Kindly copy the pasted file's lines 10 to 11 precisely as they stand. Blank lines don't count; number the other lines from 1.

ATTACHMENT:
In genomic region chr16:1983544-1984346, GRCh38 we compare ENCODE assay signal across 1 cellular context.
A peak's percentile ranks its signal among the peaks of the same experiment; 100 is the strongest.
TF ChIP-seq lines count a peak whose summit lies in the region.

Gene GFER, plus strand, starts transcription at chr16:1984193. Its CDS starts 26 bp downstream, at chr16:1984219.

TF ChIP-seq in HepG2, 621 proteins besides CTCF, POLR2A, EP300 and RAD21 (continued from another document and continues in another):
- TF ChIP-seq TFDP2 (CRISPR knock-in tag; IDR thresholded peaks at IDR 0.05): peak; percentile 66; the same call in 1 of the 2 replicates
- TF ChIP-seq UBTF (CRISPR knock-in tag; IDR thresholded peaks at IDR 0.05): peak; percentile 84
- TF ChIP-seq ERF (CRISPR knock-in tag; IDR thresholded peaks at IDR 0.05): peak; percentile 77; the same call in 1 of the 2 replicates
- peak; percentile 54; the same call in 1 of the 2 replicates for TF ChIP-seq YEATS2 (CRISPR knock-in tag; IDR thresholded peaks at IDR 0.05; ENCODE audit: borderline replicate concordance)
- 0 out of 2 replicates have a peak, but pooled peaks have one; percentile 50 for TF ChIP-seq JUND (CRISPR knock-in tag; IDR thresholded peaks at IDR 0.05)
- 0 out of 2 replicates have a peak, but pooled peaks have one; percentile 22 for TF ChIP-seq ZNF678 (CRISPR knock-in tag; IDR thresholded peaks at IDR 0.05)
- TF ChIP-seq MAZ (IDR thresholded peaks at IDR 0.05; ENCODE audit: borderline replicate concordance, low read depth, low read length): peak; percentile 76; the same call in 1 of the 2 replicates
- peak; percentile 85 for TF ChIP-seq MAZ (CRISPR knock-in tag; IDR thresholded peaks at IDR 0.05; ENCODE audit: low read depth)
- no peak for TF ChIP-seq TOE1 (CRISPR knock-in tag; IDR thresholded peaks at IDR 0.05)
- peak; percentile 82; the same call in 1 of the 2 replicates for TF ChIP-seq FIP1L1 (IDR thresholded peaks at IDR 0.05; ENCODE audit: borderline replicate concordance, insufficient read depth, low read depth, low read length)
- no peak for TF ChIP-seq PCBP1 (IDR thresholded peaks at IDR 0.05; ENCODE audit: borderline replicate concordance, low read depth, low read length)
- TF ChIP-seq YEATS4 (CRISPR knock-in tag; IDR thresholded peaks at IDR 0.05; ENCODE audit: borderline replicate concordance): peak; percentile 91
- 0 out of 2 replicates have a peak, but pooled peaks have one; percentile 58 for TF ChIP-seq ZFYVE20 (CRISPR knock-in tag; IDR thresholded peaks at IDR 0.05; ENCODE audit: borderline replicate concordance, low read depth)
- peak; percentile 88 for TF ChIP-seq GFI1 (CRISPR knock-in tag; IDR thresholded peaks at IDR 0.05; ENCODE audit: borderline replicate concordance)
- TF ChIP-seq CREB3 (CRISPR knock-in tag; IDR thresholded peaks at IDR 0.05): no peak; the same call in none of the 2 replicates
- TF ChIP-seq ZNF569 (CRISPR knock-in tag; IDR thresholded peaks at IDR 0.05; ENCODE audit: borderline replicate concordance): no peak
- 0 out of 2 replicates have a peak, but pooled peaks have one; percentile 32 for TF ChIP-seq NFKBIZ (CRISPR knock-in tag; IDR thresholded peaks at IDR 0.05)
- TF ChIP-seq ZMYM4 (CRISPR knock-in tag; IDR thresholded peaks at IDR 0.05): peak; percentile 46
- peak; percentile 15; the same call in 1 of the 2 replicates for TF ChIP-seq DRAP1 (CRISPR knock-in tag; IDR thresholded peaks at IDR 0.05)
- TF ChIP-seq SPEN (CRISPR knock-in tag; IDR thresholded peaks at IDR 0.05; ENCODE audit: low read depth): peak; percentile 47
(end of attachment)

- 0 out of 2 replicates have a peak, but pooled peaks have one; percentile 50 for TF ChIP-seq JUND (CRISPR knock-in tag; IDR thresholded peaks at IDR 0.05)
- 0 out of 2 replicates have a peak, but pooled peaks have one; percentile 22 for TF ChIP-seq ZNF678 (CRISPR knock-in tag; IDR thresholded peaks at IDR 0.05)